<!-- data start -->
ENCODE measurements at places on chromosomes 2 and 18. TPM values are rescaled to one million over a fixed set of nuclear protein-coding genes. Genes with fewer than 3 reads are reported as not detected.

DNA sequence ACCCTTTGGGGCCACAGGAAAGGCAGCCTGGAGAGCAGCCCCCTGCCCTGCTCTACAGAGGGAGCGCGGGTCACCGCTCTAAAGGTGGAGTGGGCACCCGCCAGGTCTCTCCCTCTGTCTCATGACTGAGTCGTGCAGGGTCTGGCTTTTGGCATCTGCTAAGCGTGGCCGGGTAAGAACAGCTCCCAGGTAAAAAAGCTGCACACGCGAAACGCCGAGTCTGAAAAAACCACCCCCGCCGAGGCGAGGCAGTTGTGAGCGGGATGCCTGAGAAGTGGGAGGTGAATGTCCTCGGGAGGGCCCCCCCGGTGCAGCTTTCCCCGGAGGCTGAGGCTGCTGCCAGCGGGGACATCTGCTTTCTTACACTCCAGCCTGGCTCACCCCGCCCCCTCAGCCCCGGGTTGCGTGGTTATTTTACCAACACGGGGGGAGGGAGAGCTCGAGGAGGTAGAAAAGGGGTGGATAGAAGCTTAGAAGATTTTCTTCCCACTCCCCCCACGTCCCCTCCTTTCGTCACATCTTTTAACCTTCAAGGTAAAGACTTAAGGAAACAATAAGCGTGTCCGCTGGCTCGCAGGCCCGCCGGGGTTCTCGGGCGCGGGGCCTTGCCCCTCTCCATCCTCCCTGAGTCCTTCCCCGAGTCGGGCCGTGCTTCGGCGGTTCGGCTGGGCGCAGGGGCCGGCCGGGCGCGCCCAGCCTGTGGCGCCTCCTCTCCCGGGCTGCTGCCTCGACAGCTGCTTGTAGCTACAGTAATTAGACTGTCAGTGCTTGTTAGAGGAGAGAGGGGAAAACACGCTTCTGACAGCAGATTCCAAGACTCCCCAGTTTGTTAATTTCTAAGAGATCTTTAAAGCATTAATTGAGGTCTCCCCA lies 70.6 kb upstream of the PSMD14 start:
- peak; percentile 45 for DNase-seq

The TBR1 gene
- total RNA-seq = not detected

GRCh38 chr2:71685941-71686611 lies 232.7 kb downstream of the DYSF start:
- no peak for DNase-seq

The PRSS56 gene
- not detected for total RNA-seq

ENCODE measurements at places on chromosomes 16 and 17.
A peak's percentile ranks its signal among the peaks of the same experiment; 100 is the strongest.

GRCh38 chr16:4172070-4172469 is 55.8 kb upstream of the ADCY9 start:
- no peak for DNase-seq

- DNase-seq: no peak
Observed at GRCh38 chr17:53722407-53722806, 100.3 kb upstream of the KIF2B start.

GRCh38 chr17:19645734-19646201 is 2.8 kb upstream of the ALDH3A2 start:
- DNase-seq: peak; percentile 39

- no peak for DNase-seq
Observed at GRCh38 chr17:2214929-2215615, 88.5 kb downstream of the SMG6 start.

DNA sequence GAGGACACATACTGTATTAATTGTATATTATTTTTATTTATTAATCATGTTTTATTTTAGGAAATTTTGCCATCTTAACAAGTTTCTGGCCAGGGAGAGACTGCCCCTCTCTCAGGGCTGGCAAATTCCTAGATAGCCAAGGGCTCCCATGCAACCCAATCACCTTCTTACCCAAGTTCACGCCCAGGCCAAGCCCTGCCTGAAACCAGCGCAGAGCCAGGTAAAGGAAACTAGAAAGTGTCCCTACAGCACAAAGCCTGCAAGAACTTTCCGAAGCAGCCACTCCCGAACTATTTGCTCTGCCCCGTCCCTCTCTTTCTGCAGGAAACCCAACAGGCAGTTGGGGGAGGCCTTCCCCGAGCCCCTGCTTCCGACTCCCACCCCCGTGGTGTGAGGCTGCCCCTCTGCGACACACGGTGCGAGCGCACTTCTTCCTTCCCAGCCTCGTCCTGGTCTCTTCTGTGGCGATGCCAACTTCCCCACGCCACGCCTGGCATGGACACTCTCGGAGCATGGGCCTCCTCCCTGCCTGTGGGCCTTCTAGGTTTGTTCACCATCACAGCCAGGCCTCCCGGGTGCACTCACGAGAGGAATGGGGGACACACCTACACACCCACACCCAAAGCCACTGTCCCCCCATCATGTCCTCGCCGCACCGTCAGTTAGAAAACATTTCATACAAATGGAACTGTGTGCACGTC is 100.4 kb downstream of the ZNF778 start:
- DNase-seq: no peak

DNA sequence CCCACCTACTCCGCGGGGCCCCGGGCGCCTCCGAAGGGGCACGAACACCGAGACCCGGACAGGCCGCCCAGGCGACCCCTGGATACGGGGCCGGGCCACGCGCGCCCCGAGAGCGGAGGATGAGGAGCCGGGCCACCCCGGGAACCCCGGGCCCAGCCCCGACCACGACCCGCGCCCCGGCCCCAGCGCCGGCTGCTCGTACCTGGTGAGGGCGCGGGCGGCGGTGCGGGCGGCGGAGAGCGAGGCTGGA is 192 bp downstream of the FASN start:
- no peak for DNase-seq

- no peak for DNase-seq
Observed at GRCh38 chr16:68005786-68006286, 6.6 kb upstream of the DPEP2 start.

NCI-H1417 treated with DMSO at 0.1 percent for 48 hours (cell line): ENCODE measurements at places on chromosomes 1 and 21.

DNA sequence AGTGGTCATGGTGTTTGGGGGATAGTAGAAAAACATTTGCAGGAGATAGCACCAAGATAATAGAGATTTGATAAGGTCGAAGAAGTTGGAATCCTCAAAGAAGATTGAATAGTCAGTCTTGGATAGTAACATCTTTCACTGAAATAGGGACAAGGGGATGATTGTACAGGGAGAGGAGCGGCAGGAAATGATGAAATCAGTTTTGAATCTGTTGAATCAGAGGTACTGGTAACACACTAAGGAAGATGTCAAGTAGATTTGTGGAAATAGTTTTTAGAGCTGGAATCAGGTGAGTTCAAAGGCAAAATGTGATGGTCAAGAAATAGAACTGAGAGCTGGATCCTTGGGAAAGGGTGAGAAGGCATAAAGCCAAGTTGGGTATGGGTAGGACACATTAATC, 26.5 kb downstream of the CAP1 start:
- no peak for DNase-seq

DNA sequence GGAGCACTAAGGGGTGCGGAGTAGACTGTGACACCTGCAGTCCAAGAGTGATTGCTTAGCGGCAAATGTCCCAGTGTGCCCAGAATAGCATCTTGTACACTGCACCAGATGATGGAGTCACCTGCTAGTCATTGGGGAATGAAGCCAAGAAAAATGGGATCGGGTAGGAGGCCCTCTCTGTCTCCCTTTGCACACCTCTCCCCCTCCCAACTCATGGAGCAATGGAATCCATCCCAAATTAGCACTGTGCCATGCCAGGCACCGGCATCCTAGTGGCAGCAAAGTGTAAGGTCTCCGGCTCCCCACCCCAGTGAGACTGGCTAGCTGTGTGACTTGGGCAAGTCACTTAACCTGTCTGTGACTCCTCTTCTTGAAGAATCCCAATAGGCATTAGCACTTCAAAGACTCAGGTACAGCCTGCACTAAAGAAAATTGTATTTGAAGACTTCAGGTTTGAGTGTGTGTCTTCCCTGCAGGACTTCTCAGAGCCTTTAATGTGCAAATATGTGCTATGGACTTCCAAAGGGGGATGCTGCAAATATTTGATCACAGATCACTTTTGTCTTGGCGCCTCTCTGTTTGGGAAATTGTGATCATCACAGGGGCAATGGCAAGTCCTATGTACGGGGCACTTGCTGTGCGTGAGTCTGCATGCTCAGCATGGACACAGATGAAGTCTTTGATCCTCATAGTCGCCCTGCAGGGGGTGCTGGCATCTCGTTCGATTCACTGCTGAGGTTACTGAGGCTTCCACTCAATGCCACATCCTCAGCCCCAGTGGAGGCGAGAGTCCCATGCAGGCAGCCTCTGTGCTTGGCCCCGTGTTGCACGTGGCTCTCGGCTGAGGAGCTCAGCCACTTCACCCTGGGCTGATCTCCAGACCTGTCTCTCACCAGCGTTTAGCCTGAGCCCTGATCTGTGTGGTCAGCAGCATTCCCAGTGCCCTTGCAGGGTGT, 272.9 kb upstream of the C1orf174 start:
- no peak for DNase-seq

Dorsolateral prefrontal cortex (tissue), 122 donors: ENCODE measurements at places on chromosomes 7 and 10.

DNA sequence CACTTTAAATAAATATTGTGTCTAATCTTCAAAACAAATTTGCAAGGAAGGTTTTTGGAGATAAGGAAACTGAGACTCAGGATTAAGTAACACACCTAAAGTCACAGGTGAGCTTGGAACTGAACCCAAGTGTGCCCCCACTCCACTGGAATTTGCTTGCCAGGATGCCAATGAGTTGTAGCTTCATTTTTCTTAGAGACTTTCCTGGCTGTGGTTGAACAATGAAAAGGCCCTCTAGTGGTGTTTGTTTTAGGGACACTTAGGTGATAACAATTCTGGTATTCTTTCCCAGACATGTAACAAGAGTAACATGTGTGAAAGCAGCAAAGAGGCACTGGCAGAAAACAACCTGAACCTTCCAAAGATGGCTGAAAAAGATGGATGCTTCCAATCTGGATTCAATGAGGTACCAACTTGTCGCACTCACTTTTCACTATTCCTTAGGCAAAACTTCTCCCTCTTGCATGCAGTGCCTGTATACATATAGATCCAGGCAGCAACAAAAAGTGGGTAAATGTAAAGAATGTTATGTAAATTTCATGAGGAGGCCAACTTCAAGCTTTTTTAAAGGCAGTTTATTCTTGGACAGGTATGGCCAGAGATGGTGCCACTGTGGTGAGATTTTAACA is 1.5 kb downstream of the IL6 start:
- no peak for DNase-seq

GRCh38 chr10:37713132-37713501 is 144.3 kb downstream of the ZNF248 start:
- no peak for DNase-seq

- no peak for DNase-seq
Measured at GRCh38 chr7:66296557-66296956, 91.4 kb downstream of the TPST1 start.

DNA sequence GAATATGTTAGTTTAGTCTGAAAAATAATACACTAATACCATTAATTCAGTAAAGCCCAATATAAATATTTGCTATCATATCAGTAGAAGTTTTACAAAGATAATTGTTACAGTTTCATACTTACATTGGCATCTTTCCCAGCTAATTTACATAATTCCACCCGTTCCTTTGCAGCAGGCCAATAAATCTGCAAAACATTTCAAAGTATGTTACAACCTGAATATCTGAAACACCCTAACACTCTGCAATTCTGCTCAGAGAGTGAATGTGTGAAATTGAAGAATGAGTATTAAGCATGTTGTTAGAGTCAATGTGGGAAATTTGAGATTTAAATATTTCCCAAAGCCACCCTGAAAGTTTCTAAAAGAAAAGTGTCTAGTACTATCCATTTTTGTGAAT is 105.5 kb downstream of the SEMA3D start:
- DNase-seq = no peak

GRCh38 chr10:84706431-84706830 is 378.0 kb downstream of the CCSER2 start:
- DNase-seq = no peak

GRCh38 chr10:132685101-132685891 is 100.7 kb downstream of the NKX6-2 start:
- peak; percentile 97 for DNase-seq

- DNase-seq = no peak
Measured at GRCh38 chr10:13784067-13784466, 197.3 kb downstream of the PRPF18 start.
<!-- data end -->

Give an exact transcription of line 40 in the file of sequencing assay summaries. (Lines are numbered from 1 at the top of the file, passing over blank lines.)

GRCh38 chr10:84706431-84706830 is 378.0 kb downstream of the CCSER2 start: